BY CHASE McDUFFY | Betting Veteran
Creating money lines in baseball is actually a simple process and can go a long way in extending your bankroll. 

The best time to place a wager on a baseball contest is when you see an inefficiency in a line. For example, say you like the Phillies as -110 favorites at home against the Pirates. You play around with the numbers and believe the Phillies should be something closer to a -120 favorite than -110. 

Bam. You now have an inefficiency and a line worthy of your cash because you only have to lay out $110 to win $100, not $120.

But how do you know the game should be slanted -120 Phillies and not -110? There are dozens of ways to create your own lines and that's what I'll show you here. 

Some methods require a decent amount of advanced statistical research while other methods are simply a matter of dividing a few numbers.

Today I'll show you an easy way to find out if a line has value worthy of laying cash. 

First, take a look at ESPN's RPI system - RPI stands for Relative Power Index - and look at the figures for the two clubs involved in the contest you are betting on. In this instance, let's take the Phillies and the Pirates.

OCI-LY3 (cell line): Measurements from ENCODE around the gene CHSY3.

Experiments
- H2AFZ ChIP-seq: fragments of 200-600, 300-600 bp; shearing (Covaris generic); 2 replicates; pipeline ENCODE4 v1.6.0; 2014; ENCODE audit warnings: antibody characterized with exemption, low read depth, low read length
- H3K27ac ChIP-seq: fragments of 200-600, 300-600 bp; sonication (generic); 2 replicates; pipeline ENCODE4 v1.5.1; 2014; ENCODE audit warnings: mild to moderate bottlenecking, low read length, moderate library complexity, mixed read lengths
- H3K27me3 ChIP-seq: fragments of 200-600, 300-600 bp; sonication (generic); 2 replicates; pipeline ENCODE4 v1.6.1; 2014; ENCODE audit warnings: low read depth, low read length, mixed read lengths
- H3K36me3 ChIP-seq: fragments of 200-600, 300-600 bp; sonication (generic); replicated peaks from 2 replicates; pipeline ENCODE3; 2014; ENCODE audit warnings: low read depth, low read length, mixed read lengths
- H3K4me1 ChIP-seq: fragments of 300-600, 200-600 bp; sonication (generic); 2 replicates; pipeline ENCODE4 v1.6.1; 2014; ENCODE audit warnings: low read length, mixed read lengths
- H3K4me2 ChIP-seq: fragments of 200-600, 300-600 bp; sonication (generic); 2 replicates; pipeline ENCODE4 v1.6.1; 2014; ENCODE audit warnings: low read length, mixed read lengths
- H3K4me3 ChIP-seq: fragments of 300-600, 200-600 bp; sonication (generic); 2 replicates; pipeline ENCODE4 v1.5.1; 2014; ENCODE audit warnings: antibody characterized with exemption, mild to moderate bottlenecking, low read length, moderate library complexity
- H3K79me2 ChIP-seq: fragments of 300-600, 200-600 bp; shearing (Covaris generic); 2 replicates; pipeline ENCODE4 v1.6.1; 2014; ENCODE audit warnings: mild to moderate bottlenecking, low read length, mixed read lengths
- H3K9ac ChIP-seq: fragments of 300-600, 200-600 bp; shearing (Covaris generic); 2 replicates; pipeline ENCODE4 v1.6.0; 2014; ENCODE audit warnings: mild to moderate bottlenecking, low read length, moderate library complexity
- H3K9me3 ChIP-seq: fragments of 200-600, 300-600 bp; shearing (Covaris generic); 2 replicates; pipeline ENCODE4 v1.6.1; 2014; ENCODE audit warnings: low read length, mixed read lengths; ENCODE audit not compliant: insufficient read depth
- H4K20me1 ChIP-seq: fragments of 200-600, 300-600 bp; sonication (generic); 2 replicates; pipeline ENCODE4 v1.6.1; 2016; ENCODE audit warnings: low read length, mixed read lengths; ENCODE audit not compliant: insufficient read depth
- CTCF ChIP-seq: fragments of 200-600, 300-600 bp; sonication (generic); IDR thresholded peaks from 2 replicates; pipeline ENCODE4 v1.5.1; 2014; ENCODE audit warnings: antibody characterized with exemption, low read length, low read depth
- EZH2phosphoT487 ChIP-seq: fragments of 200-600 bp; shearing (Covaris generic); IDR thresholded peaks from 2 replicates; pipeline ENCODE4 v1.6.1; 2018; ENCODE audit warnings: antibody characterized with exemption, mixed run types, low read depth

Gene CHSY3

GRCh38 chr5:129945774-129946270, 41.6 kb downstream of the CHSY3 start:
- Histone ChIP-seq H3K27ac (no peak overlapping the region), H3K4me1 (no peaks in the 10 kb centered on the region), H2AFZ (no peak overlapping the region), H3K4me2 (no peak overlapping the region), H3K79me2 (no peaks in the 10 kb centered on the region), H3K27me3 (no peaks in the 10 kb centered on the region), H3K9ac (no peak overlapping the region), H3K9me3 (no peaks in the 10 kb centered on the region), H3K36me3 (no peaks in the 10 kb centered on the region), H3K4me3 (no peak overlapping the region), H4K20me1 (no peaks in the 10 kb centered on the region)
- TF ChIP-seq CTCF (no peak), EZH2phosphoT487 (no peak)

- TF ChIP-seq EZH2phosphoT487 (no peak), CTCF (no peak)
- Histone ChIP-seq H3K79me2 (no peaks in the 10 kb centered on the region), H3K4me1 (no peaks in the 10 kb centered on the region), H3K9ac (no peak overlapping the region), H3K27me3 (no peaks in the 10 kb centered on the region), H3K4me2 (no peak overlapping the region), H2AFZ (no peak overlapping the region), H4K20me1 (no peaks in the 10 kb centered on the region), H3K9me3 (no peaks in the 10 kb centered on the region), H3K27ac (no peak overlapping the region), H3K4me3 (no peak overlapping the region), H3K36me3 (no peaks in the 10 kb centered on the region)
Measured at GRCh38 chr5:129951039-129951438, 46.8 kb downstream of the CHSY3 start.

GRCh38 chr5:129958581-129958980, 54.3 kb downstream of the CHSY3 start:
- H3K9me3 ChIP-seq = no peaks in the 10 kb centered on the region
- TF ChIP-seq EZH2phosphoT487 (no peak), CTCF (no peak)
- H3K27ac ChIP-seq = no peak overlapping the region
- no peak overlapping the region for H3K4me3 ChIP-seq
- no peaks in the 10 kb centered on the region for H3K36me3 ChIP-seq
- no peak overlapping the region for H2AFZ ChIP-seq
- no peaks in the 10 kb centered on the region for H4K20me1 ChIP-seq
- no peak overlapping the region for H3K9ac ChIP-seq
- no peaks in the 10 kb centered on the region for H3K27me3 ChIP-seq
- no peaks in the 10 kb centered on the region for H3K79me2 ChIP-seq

The Phillies have an RPI of .499 and the Pirates have an RPI of .488. To compensate for home field advantage you want to add .15 to the home club, so the Phillies become .513.

Now follow these steps:

  1. Divide the higher RPI by the lower RPI  |  (.513/.488 = 1.0512)
  2. Multiply the result by 100  |  (1.0512 * 100 = 105)
  3. Add 15 if the higher ranking club is at home  |  (105 + 15 = 120)
  4. Compare lines  |  The book has the Phillies as -110, meaning I need to wager $110 to win $100.  My lines, however, indicate the Phillies really should be $120 to win $100 so I've found an inefficiency with value in my favor. 
If I liked the Phillies at -110 and now see the true value to be somewhere closer to -120 then I know I've found a decent play and something worth possibly betting on.

Adding this trick to your baseball betting arsenal will assist in your profitability over a long season.

- Chase McDuffy is a veteran sports gambler and has worked for various tout Web sites. He will be sharing his insights with The Review throughout the 2013 baseball season.

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